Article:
Rethinking industrial jobs

Some jobs are are an extension of one’s personality and purpose. Most jobs today are not.

The industrial revolution has fundamentally transformed our education and employment systems. It isn’t mere coincidence that every job comes with specifications in the form of a job description. Resumes are but homogenized slips of paper to filter candidates who do not meet spec, with interviews serving as a second pass for quality control. Once we are hired, we are given a role, a boss and precise orders to execute.

On the other hand, we humans describe ourselves best by telling stories – of where we come from, what we stand for and the change we wish to make. These narratives do not have room for tightening 4 screws in an assembly line, 8 hours a day, 6 days a week. And yet, our jobs account for more than 80,000 hours in the prime of our lives.

Industrial jobs dehumanize us. In our life’s stories, the characters – our family, friends and even the people we despise, are not replaceable. Every person is an integral part of our narrative. But in industries, every employee, just like every part of machinery, must be replaceable. This way, companies can scale easily, while not holding themselves hostage. They require employees to fit their molds, with definite tolerances. Every employee who exceeds this tolerance, by being better or worse, represents a risk.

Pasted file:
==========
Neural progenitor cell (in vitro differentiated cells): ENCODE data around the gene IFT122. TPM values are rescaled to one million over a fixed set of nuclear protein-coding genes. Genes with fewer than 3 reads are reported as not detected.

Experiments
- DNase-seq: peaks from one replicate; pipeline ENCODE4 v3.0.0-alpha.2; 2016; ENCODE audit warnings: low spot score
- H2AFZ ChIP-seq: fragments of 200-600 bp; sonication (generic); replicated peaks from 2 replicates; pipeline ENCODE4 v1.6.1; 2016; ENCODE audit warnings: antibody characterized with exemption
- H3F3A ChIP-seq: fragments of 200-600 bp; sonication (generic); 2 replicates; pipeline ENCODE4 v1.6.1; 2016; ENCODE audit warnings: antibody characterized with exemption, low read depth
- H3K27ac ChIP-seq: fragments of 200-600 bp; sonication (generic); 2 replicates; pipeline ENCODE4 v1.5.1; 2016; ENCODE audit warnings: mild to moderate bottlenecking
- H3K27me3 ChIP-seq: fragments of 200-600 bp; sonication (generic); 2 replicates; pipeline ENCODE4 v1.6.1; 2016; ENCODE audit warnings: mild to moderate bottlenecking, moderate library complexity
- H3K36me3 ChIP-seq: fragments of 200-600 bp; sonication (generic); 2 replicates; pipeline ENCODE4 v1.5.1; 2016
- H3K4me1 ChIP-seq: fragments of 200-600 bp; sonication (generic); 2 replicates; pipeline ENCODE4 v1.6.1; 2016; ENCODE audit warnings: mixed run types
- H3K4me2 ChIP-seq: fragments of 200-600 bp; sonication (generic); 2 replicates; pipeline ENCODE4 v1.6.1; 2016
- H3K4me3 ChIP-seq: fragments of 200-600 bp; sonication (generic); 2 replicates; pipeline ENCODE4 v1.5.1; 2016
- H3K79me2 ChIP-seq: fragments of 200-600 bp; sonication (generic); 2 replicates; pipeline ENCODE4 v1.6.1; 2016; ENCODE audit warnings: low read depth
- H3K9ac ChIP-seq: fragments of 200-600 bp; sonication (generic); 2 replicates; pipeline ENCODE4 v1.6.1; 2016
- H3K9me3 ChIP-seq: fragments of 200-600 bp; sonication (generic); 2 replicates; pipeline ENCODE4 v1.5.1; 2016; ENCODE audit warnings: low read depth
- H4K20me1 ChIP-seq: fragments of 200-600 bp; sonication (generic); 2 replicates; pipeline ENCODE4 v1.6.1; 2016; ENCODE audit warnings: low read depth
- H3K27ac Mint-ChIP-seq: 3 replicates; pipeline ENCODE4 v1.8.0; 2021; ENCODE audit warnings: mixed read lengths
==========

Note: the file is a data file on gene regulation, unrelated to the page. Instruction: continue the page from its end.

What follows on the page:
With time, our jobs turn into an irreplaceable part of our story and that is when the real problem starts. The extent to which employees depend on their jobs becomes a lot greater than the other way around. That is why losing an industrial job can be devastating – it is the single greatest event that defines world politics today.

It is important for employees of industrial systems to shelter themselves from this risk.

One way of doing this is to realize that jobs are merely roles, similar to the ones that actors in a movie or a play. We understand our character, memorize our lines and act them out from 8 AM to 5 PM every weekday. In this system, everybody is an actor playing their own part – from the HR person who negotiates salaries to the boss who issues orders and does appraisals. When the curtains are down, the show is over and everyone receives their compensation.

This re-framing of jobs does translate to indifference or incompetence. Great actors have an excellent work ethic. But at the same time, they realize that the characters they play do not define their real life personalities.

The bottom line? Just as companies ensure that their employees are replaceable components of an industrial system, their employees could regard their jobs as fictional appendages to their real lives.

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